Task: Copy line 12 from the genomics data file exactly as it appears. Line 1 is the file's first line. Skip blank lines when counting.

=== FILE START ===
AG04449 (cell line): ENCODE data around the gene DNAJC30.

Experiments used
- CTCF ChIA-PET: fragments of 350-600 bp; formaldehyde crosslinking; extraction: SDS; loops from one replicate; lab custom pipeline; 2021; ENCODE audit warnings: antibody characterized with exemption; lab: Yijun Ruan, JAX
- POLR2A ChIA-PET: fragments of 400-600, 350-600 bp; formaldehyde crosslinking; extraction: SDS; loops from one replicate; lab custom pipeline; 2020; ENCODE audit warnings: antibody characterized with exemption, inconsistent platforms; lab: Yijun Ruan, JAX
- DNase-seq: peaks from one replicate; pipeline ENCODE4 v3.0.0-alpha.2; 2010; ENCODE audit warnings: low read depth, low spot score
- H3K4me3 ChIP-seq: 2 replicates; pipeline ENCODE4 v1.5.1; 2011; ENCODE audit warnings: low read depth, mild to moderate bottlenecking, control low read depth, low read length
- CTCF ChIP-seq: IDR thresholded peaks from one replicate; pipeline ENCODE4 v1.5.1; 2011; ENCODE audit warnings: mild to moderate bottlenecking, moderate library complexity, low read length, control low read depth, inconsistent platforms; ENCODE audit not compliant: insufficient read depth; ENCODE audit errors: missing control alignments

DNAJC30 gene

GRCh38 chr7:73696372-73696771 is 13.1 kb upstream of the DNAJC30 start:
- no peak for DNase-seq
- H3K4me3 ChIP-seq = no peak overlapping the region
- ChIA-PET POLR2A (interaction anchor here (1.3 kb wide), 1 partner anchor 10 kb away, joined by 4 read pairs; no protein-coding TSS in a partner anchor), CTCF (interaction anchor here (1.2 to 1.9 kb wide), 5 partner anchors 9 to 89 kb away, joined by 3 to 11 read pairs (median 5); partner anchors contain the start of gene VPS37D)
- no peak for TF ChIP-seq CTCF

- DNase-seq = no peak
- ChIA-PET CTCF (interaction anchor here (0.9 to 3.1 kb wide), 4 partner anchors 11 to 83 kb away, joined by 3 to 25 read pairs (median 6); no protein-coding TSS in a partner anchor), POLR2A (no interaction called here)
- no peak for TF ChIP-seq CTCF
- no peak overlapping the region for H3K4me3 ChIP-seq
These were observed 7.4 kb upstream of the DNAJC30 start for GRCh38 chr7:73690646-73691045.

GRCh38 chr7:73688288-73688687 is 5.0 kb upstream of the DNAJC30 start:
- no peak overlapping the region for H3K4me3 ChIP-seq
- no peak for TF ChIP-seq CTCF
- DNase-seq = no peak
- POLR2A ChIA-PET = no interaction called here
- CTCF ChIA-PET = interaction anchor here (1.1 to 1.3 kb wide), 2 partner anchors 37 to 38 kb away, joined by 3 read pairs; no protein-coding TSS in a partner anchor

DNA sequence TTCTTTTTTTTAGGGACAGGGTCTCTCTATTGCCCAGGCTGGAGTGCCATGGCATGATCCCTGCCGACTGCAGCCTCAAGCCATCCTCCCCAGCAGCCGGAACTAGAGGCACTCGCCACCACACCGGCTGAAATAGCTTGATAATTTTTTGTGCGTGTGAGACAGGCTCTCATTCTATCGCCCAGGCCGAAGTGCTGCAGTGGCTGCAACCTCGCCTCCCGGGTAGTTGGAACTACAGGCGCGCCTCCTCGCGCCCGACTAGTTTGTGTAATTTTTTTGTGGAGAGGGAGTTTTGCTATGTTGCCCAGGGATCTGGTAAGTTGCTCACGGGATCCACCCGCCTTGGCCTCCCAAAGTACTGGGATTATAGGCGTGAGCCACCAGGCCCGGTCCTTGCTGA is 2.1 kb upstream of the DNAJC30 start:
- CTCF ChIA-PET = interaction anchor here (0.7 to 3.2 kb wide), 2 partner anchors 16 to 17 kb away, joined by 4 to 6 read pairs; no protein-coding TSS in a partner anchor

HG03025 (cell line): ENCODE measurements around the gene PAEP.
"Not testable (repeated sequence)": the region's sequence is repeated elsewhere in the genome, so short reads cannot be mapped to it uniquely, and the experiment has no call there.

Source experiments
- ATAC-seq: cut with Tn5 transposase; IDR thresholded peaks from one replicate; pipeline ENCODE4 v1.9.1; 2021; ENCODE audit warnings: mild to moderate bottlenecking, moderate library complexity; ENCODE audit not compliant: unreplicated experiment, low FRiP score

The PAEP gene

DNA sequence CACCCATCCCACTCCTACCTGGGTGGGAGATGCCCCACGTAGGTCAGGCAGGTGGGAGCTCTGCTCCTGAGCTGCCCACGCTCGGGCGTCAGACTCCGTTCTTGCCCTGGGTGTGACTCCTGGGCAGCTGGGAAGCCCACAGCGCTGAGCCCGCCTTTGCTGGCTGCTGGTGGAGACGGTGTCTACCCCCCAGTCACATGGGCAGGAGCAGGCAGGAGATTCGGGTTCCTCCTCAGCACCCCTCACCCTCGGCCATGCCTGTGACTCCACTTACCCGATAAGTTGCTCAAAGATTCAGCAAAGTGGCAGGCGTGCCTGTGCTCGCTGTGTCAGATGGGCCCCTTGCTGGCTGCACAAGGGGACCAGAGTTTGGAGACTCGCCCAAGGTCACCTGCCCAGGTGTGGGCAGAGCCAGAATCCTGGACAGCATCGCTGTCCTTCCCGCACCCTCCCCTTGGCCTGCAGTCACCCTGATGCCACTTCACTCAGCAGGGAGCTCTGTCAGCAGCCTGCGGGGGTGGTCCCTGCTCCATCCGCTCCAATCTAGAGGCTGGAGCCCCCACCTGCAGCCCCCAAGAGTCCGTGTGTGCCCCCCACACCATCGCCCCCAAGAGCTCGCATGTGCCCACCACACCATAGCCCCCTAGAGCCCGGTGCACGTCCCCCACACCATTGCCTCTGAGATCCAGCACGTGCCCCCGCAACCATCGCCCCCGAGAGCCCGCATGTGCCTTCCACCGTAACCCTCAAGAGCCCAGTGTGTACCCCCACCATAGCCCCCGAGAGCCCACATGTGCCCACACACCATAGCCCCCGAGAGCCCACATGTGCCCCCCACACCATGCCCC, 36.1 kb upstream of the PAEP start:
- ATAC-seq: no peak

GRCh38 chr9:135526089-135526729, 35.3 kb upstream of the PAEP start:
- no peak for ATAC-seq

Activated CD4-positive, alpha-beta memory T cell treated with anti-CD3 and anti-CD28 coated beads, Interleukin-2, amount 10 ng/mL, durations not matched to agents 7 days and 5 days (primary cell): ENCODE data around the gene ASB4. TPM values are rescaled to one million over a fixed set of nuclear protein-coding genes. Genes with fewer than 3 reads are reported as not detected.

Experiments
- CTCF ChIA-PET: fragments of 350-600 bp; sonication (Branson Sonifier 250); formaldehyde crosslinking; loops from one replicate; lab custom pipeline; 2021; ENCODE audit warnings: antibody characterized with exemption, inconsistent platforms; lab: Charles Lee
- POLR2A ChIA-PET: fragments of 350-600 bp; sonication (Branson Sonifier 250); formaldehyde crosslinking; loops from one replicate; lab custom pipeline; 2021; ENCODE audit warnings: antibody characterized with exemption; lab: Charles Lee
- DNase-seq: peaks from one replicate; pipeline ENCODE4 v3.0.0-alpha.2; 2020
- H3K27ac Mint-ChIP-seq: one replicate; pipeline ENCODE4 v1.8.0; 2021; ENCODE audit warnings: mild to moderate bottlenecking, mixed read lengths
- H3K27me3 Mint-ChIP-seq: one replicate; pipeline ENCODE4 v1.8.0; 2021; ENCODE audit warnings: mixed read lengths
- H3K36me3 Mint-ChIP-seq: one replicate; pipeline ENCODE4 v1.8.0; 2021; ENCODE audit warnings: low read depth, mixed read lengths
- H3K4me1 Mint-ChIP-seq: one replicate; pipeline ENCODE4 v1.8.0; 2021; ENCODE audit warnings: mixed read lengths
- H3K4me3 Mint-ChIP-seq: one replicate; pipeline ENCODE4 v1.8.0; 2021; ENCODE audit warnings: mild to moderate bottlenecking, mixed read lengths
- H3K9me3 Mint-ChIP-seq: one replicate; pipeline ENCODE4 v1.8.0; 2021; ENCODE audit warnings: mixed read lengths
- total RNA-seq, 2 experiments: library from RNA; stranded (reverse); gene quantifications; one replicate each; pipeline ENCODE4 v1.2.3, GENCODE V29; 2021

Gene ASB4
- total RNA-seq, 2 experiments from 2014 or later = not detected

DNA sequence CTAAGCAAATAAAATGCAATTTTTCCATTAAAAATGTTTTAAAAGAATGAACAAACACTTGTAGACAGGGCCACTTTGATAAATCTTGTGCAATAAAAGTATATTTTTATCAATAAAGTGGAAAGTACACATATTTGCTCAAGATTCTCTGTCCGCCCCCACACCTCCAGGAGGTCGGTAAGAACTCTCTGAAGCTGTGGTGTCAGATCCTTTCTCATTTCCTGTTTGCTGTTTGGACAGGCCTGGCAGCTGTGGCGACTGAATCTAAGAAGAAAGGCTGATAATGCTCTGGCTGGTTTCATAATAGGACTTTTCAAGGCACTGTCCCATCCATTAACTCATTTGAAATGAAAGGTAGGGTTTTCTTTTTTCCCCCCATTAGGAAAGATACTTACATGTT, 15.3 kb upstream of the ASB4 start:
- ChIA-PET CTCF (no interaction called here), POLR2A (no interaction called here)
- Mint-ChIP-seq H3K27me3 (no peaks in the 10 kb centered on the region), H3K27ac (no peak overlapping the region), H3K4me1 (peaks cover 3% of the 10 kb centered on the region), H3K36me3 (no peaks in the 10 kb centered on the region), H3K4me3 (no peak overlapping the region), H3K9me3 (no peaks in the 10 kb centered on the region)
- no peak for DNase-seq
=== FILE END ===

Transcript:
- ChIA-PET POLR2A (interaction anchor here (1.3 kb wide), 1 partner anchor 10 kb away, joined by 4 read pairs; no protein-coding TSS in a partner anchor), CTCF (interaction anchor here (1.2 to 1.9 kb wide), 5 partner anchors 9 to 89 kb away, joined by 3 to 11 read pairs (median 5); partner anchors contain the start of gene VPS37D)